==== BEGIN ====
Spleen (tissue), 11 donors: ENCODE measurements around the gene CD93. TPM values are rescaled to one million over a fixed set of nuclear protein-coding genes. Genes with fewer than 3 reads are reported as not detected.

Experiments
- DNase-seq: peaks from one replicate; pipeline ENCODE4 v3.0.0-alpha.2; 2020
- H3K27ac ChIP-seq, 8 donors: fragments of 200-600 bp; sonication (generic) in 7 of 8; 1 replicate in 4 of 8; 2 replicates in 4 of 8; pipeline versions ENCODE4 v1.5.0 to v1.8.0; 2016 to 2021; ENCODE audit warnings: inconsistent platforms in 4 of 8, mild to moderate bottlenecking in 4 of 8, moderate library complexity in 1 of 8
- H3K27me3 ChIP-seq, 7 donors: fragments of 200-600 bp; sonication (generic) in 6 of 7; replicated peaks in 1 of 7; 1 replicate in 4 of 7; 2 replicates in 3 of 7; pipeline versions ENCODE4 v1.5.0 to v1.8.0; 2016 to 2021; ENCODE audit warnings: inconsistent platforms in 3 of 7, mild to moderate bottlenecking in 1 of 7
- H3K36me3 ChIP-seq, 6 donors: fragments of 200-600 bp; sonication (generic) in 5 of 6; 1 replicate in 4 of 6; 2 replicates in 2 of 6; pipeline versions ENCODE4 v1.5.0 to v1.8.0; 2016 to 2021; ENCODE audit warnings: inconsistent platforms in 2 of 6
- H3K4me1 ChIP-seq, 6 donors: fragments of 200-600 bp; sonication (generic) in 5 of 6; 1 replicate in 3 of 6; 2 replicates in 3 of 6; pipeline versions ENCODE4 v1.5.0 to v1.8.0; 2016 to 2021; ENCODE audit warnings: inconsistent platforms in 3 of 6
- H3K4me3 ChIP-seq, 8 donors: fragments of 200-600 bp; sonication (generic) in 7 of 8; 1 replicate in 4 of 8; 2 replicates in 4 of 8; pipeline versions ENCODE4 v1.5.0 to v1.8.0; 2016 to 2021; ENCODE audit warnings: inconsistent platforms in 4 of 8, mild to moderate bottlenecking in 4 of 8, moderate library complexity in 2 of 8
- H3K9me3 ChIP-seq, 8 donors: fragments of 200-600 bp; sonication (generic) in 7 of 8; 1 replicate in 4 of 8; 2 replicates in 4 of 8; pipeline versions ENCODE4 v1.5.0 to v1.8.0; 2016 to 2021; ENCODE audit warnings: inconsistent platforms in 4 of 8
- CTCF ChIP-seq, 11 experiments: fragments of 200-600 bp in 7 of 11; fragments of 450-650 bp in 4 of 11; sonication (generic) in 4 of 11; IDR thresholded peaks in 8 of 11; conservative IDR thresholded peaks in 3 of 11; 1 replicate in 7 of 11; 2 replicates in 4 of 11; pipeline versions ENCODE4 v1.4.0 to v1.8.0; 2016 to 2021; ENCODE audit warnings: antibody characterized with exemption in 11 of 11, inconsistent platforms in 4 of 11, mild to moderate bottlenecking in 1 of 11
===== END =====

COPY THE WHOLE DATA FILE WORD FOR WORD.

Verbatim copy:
Spleen (tissue), 11 donors: ENCODE measurements around the gene CD93. TPM values are rescaled to one million over a fixed set of nuclear protein-coding genes. Genes with fewer than 3 reads are reported as not detected.

Experiments
- DNase-seq: peaks from one replicate; pipeline ENCODE4 v3.0.0-alpha.2; 2020
- H3K27ac ChIP-seq, 8 donors: fragments of 200-600 bp; sonication (generic) in 7 of 8; 1 replicate in 4 of 8; 2 replicates in 4 of 8; pipeline versions ENCODE4 v1.5.0 to v1.8.0; 2016 to 2021; ENCODE audit warnings: inconsistent platforms in 4 of 8, mild to moderate bottlenecking in 4 of 8, moderate library complexity in 1 of 8
- H3K27me3 ChIP-seq, 7 donors: fragments of 200-600 bp; sonication (generic) in 6 of 7; replicated peaks in 1 of 7; 1 replicate in 4 of 7; 2 replicates in 3 of 7; pipeline versions ENCODE4 v1.5.0 to v1.8.0; 2016 to 2021; ENCODE audit warnings: inconsistent platforms in 3 of 7, mild to moderate bottlenecking in 1 of 7
- H3K36me3 ChIP-seq, 6 donors: fragments of 200-600 bp; sonication (generic) in 5 of 6; 1 replicate in 4 of 6; 2 replicates in 2 of 6; pipeline versions ENCODE4 v1.5.0 to v1.8.0; 2016 to 2021; ENCODE audit warnings: inconsistent platforms in 2 of 6
- H3K4me1 ChIP-seq, 6 donors: fragments of 200-600 bp; sonication (generic) in 5 of 6; 1 replicate in 3 of 6; 2 replicates in 3 of 6; pipeline versions ENCODE4 v1.5.0 to v1.8.0; 2016 to 2021; ENCODE audit warnings: inconsistent platforms in 3 of 6
- H3K4me3 ChIP-seq, 8 donors: fragments of 200-600 bp; sonication (generic) in 7 of 8; 1 replicate in 4 of 8; 2 replicates in 4 of 8; pipeline versions ENCODE4 v1.5.0 to v1.8.0; 2016 to 2021; ENCODE audit warnings: inconsistent platforms in 4 of 8, mild to moderate bottlenecking in 4 of 8, moderate library complexity in 2 of 8
- H3K9me3 ChIP-seq, 8 donors: fragments of 200-600 bp; sonication (generic) in 7 of 8; 1 replicate in 4 of 8; 2 replicates in 4 of 8; pipeline versions ENCODE4 v1.5.0 to v1.8.0; 2016 to 2021; ENCODE audit warnings: inconsistent platforms in 4 of 8
- CTCF ChIP-seq, 11 experiments: fragments of 200-600 bp in 7 of 11; fragments of 450-650 bp in 4 of 11; sonication (generic) in 4 of 11; IDR thresholded peaks in 8 of 11; conservative IDR thresholded peaks in 3 of 11; 1 replicate in 7 of 11; 2 replicates in 4 of 11; pipeline versions ENCODE4 v1.4.0 to v1.8.0; 2016 to 2021; ENCODE audit warnings: antibody characterized with exemption in 11 of 11, inconsistent platforms in 4 of 11, mild to moderate bottlenecking in 1 of 11